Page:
NotesFAQContact Us
Search Tips
ERIC Number: ED392817
Record Type: Non-Journal
Publication Date: 1991-Apr
Pages: 46
Abstractor: N/A
Reference Count: N/A
Toward a Test Theory for Assessing Student Understanding.
Mislevy, Robert J.; And Others
The view of learning that underlies standard test theory is inconsistent with the view rapidly emerging from cognitive and educational psychology. Learners become more competent not simply by learning more facts and skills, but by reconfiguring their knowledge; by "chunking" information to reduce memory loads; and by developing strategies and models that help them discern when and how facts and skills are important. Neither classical test theory nor item response theory is designed to inform educational decisions conceived from this perspective. This paper sketches the outlines of a test theory built around models of student understanding, as inspired by the substance and the psychology of the domain of interest. The ideas are illustrated with a simple numerical example based on the balance beam tasks of R. S. Siegler. Directions in which the approach must be developed to be broadly useful in educational practice are discussed. An appendix gives equations for the latent class model. (Contains 2 tables, 8 figures, and 48 references.) (Author/SLD)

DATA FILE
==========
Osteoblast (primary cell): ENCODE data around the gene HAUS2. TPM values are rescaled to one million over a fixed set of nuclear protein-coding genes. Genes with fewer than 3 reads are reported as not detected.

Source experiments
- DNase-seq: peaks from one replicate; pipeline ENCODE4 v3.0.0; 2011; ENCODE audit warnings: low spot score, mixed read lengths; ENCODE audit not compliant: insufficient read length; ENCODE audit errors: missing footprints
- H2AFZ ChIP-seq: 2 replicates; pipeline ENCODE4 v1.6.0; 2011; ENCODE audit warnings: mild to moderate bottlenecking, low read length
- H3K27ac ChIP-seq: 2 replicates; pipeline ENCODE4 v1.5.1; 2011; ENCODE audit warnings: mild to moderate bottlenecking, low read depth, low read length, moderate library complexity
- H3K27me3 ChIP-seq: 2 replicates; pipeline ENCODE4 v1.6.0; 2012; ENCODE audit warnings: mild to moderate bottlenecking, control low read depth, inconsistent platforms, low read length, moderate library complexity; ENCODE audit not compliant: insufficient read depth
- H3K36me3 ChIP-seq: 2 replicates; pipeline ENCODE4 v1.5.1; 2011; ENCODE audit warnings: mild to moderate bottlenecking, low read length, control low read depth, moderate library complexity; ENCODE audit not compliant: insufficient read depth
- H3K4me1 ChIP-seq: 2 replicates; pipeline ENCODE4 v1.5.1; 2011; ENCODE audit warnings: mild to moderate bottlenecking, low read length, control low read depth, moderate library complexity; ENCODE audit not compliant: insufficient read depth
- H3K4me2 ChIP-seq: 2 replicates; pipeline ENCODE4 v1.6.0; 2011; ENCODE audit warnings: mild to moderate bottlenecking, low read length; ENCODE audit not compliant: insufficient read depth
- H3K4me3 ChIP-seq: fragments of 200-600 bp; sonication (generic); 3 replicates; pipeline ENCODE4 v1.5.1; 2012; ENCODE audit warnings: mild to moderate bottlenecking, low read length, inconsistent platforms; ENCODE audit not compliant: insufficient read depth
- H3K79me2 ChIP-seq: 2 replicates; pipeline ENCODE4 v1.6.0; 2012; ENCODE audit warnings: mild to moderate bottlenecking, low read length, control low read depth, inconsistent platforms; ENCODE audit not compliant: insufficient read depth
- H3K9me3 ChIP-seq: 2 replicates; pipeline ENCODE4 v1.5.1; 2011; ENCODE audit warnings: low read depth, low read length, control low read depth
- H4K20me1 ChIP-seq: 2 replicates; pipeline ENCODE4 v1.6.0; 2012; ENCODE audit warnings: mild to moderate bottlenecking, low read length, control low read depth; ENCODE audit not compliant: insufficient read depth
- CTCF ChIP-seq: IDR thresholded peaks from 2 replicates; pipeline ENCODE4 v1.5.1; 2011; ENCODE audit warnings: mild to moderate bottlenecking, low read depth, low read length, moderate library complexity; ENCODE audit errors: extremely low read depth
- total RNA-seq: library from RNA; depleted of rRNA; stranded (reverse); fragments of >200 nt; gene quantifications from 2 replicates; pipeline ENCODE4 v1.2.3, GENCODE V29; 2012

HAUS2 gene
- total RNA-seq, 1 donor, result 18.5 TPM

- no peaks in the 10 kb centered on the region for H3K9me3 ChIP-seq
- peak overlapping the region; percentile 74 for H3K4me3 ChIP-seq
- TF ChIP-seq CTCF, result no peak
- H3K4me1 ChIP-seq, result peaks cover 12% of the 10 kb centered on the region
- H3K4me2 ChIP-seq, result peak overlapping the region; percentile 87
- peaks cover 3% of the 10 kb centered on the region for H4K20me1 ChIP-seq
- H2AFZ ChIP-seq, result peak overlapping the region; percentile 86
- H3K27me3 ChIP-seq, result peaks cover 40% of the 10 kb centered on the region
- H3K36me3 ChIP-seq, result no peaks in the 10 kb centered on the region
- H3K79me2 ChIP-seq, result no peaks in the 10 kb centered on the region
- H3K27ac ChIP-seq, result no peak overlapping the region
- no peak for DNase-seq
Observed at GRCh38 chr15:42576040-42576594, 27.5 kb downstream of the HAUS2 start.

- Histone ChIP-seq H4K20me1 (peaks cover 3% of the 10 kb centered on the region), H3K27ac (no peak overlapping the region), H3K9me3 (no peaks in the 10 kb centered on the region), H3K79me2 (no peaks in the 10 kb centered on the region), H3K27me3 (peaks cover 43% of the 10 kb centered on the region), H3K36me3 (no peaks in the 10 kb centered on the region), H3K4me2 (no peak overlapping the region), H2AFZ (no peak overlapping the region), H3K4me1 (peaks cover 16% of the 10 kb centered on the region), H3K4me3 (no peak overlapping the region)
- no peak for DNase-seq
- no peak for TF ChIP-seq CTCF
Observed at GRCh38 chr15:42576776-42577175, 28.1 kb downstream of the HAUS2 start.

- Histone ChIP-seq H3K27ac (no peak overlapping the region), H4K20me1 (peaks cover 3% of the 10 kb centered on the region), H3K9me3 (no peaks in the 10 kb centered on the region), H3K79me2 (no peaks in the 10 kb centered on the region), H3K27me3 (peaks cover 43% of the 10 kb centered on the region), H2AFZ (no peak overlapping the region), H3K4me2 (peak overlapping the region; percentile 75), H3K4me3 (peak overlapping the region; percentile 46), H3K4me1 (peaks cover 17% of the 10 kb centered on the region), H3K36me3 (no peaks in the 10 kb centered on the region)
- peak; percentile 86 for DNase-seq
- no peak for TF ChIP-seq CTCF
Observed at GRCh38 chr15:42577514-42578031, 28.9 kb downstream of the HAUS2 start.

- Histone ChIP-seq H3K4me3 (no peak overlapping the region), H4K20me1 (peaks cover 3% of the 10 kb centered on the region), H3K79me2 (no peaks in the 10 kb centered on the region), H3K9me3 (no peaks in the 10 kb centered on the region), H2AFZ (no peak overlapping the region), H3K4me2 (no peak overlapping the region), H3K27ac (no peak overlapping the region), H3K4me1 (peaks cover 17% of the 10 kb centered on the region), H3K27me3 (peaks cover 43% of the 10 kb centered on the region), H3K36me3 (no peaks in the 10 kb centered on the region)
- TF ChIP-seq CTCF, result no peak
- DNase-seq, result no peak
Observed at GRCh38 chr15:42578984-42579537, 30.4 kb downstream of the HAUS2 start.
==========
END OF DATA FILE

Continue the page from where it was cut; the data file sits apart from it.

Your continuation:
Publication Type: Opinion Papers; Reports - Evaluative
Education Level: N/A
Audience: N/A
Language: English
Sponsor: Office of Naval Research, Arlington, VA. Cognitive and Neural Sciences Div.
Authoring Institution: Educational Testing Service, Princeton, NJ.